Around the back however, things are a lot less pretty.The architectural style is still there though. Square topped metal framed windows are set in rendered walls. For the modeller, if you can design in the style, then the rest should be easy. I'd think that mounting card would be fine for the walls as it provides a tiny amount of texture. 

This view is from the canal bridge at the end of an industrial estate. The railway passes over the canal on the left hand side of the picture. 

With such a magnificent frontage, you'd think that the owners would be proud to welcome visitors in, but no. It seems that the pretty vista looks out over a recreation ground. For convenience, a modern entrance is provided around the back. 

I'm thinking 1970s. At the time it would have been considered very stylish.

Tuesday, May 10, 2016

Mortar lines

My normal method for colouring brickwork involves mortar colour paint and a selection of brown colour pencil crayons. Sadly, for some surfaces, this doesn't work as the brick mouldings are too sharp and mortar lines too thin. This is a common problem with laser-cut walls for a start.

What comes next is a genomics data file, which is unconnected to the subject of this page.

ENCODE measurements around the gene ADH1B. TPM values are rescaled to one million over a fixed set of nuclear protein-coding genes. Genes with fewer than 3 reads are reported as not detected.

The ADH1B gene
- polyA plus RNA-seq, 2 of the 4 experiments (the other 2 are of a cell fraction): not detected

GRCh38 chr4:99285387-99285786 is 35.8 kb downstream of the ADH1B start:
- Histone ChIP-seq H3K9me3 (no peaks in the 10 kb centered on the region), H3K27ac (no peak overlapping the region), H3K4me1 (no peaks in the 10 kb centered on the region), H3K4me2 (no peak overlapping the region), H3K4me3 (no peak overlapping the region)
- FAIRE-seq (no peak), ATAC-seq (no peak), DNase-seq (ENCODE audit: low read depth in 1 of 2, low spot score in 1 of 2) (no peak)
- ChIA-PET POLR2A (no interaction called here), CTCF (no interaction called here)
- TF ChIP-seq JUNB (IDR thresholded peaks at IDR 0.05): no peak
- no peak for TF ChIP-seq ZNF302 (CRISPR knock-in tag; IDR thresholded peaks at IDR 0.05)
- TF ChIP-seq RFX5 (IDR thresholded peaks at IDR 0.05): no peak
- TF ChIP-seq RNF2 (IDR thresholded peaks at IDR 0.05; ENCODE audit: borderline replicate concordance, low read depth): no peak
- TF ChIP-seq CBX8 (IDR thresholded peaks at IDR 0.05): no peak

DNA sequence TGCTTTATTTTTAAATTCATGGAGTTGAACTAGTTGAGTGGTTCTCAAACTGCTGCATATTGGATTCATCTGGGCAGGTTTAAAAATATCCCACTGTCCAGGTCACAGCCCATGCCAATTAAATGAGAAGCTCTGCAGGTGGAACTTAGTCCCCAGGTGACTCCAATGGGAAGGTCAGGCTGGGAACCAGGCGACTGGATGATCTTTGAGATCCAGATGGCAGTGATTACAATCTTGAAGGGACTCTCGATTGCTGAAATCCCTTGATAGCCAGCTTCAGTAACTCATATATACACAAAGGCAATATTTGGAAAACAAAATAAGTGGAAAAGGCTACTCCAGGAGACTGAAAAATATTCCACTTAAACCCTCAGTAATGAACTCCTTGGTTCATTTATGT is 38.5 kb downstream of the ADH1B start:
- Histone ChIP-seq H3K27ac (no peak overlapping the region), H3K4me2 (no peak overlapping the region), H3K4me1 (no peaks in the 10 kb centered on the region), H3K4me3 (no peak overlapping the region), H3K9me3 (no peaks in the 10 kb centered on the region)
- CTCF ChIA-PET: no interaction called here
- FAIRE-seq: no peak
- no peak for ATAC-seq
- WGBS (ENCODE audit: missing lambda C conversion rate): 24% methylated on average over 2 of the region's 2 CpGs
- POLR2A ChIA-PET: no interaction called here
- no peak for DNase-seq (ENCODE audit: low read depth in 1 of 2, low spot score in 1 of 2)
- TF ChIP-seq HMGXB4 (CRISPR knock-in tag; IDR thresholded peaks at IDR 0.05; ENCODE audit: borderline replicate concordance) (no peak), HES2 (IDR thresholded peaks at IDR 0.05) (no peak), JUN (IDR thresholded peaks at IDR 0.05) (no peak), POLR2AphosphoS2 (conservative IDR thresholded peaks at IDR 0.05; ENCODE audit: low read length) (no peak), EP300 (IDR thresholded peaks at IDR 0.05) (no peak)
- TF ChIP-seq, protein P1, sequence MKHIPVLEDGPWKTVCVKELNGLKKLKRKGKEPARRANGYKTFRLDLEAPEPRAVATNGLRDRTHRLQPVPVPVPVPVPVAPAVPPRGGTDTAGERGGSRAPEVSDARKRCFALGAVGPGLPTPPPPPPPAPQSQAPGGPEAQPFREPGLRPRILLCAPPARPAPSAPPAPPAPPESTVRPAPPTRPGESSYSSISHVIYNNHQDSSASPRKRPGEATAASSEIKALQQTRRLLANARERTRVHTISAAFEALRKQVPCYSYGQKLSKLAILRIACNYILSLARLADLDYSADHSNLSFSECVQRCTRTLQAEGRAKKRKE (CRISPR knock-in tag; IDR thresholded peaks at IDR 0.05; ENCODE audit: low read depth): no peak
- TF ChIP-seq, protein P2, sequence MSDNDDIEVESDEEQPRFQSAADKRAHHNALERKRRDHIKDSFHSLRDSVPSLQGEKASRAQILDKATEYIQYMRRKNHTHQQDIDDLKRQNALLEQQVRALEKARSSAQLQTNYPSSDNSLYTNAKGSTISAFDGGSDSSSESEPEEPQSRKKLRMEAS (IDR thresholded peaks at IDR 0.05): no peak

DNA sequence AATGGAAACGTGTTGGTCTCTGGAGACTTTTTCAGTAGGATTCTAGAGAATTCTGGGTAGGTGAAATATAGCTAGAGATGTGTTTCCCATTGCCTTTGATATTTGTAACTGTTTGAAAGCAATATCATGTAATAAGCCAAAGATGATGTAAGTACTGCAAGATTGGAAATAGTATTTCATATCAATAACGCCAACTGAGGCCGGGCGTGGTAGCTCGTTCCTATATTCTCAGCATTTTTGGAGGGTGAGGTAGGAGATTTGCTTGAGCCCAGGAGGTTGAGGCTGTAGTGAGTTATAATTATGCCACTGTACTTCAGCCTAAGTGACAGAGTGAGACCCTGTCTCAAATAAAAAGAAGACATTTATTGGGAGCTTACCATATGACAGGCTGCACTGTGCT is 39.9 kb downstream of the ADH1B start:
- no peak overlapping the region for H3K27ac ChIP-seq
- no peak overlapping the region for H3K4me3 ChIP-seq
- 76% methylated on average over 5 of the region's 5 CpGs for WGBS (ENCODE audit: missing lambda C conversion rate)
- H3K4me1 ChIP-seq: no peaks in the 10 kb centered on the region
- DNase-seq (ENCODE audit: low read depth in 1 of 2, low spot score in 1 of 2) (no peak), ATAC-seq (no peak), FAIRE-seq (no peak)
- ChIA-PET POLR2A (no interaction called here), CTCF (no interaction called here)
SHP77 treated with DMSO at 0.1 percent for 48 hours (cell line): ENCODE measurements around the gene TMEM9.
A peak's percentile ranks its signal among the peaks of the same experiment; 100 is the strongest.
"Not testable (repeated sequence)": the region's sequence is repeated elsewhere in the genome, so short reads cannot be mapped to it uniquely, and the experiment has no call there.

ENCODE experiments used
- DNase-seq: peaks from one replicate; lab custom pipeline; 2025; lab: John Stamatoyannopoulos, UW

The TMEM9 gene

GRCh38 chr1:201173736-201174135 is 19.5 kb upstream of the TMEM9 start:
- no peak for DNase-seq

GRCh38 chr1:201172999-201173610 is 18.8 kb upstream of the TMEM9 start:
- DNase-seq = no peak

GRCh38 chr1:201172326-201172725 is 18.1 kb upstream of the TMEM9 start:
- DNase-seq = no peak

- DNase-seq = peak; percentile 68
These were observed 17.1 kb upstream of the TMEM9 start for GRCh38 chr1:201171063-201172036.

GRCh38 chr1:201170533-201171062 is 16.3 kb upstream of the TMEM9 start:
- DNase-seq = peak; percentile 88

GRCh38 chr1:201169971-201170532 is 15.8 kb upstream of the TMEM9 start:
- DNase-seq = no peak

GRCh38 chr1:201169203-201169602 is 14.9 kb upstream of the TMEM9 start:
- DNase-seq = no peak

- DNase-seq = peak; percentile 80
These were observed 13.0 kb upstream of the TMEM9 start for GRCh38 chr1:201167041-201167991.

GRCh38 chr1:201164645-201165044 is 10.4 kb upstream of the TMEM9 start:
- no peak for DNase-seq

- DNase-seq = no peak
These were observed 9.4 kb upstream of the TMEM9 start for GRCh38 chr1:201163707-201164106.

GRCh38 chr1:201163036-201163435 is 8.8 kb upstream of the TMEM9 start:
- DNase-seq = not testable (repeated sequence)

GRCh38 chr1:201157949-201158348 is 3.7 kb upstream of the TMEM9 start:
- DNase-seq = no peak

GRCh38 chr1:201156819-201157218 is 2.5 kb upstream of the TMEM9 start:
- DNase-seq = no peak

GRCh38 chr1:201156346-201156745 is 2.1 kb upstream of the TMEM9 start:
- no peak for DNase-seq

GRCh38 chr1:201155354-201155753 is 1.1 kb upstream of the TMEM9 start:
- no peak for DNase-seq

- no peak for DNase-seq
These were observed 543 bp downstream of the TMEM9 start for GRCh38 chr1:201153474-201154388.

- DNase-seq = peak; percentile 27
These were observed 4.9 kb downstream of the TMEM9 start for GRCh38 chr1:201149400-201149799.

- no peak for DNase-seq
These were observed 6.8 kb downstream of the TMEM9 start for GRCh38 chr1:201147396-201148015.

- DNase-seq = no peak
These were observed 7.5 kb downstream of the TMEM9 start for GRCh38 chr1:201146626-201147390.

Needing to paint a building made this way, I've had to experiment with motar colouring. 

A - Bricks painted and cream colour acrylic paint washed over the surface. In theory it will sit in the mortar lines. Not for me it won't. Wiping the surface doesn't help, not does abrasion with very fine emery. 

B - Moratr lines filled with Deluxe Materials Perfect Plastic Putty filler. This works very well but on plasticard, it fills part way up the rounded (caused by the embossing process) brick faces and the lines are too thick. 

C - Ready mix DIY store all filler wiped over the surface first by finger and then by high-density foam to clean the faces. By far the best although it needs practise and doesn't work so well on less pronounced brick faces.